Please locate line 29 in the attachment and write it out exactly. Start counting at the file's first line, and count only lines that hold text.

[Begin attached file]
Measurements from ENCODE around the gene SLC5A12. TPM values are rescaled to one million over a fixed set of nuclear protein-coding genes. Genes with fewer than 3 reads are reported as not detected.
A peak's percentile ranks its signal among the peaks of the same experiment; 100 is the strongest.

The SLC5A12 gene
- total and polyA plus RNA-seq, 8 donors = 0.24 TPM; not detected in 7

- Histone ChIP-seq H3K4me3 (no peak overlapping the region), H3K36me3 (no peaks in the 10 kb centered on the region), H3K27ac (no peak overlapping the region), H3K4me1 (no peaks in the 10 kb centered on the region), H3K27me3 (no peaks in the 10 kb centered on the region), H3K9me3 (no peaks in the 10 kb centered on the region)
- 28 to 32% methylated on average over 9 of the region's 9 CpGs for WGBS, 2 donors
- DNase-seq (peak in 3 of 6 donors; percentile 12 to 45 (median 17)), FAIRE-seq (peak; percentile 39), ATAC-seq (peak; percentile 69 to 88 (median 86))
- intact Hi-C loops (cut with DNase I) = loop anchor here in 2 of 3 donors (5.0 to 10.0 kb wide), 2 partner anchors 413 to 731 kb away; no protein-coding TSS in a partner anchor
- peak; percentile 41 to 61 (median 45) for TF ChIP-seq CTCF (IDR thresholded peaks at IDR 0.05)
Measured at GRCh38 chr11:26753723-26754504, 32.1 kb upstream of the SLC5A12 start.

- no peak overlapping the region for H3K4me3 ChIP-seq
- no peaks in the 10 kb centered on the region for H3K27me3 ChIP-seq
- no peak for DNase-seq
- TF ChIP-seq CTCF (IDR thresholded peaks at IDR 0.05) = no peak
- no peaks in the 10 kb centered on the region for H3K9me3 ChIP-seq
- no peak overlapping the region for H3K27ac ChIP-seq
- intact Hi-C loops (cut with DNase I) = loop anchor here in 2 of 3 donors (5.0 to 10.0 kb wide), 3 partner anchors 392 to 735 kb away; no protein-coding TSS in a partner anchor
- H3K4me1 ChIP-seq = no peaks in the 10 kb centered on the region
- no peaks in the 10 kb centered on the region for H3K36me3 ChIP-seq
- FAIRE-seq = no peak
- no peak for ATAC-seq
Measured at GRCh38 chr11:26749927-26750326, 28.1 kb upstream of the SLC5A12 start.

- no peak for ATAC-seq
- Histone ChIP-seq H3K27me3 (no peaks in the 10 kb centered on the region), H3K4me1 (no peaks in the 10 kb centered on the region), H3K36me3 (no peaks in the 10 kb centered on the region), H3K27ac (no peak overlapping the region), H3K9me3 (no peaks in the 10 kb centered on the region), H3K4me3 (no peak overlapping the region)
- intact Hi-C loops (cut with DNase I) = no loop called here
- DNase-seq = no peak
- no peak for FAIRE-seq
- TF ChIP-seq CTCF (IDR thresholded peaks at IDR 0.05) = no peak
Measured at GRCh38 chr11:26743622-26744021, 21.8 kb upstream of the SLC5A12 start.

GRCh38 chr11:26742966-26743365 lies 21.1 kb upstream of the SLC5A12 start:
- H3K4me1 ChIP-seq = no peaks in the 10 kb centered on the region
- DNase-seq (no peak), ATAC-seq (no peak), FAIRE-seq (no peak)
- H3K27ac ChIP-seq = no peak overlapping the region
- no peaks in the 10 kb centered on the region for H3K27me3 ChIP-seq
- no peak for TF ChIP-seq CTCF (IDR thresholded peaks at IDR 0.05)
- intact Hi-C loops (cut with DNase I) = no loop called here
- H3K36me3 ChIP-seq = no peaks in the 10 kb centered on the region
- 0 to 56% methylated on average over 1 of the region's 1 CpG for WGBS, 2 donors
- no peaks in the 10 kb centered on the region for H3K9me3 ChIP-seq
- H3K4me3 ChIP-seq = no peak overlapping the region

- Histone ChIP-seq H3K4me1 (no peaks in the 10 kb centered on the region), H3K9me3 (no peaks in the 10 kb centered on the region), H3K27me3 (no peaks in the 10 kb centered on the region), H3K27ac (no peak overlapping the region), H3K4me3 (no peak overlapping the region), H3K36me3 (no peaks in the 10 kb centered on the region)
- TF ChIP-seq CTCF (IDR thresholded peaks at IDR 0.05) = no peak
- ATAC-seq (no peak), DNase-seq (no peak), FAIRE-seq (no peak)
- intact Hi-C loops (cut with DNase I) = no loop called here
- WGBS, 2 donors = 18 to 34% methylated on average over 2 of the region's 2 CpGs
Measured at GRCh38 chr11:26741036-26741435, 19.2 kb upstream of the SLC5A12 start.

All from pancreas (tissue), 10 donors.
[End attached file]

Measured at GRCh38 chr11:26743622-26744021, 21.8 kb upstream of the SLC5A12 start.